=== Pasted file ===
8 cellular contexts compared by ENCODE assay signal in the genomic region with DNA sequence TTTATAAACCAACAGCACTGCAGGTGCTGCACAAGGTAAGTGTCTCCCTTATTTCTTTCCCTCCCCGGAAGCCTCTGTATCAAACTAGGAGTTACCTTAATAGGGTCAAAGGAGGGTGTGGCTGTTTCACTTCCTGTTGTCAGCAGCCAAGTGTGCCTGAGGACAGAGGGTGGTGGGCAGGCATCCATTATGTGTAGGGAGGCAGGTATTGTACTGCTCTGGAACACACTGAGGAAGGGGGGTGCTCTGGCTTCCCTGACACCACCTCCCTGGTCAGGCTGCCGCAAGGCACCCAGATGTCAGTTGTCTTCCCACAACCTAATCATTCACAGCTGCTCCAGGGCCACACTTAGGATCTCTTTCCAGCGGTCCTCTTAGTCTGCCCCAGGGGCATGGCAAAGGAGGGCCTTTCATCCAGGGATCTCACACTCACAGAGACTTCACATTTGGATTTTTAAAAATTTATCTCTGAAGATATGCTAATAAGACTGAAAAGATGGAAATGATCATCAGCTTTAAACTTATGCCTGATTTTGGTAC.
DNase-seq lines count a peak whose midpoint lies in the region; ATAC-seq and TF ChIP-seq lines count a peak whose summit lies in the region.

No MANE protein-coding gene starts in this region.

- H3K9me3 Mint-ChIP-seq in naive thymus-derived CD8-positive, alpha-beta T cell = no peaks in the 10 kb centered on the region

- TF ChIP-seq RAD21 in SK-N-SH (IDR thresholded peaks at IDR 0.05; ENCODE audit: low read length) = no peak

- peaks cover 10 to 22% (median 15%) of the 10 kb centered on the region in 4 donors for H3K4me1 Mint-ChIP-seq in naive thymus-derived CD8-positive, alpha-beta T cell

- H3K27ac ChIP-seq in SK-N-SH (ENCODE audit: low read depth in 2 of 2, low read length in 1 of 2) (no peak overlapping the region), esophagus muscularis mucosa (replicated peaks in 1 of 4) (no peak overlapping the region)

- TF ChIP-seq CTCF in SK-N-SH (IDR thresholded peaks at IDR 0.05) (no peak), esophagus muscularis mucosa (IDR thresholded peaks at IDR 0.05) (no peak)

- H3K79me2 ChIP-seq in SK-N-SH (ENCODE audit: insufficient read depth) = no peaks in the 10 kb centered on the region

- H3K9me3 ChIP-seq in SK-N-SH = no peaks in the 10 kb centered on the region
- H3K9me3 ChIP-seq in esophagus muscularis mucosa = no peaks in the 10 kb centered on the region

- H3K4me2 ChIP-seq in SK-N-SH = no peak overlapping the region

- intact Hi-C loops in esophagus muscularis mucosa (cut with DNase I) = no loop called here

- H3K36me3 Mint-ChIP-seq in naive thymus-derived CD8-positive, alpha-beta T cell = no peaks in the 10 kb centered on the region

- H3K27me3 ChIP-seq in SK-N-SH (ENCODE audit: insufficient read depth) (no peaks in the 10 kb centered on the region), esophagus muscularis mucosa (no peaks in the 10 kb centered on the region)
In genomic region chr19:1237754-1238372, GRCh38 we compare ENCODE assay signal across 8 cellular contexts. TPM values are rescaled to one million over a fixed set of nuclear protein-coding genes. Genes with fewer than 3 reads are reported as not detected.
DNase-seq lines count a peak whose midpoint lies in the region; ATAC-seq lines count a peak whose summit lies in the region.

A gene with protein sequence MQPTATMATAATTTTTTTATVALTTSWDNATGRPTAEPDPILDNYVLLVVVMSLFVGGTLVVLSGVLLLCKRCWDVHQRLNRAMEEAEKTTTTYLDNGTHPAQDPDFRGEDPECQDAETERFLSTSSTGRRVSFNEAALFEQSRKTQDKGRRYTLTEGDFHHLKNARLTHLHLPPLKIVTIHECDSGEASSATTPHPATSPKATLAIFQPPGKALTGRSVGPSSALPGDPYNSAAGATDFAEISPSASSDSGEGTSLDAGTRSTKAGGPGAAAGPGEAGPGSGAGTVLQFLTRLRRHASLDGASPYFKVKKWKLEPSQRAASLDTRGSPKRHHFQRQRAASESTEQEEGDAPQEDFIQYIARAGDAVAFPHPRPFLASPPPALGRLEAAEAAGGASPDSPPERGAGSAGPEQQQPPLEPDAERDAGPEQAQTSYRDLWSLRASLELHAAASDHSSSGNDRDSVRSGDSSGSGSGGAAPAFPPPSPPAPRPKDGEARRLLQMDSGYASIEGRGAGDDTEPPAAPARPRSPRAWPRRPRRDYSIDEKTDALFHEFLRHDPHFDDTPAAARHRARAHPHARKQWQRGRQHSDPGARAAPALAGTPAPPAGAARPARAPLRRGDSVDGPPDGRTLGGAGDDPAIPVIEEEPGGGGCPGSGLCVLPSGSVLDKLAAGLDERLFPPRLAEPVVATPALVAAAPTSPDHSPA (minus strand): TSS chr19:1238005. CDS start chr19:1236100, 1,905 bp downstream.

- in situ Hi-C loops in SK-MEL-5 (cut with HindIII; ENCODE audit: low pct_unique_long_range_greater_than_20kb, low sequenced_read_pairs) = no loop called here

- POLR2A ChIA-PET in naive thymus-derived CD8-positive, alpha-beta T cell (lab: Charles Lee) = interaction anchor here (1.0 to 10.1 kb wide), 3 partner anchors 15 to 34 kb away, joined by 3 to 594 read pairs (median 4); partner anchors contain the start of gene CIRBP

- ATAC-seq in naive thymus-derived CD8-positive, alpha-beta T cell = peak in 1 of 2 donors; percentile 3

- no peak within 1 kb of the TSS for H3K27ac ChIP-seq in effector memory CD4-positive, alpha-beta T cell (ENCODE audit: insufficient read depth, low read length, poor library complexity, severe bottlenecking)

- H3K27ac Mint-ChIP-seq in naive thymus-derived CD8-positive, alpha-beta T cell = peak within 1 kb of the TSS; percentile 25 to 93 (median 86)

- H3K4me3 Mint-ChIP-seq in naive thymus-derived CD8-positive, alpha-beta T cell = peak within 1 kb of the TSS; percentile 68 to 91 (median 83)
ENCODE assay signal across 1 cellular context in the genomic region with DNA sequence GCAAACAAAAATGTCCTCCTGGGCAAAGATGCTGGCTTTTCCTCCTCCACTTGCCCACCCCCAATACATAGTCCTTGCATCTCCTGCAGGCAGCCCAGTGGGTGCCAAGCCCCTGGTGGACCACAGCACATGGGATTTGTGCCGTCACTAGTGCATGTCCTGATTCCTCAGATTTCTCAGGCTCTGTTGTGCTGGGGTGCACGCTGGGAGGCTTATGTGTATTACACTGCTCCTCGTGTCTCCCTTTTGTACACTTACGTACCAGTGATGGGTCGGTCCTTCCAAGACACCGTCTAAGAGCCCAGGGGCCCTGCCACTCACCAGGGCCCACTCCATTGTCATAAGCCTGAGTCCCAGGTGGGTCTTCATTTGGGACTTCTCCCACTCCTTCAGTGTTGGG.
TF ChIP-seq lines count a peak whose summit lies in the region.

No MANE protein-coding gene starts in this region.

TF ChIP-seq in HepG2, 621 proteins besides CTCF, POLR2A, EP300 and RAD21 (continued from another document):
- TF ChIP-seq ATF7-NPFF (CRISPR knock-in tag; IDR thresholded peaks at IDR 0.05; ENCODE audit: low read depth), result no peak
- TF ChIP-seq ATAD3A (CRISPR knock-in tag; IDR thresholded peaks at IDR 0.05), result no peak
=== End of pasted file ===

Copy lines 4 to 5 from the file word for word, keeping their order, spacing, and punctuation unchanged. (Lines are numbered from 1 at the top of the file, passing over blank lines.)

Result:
- H3K9me3 Mint-ChIP-seq in naive thymus-derived CD8-positive, alpha-beta T cell = no peaks in the 10 kb centered on the region

- TF ChIP-seq RAD21 in SK-N-SH (IDR thresholded peaks at IDR 0.05; ENCODE audit: low read length) = no peak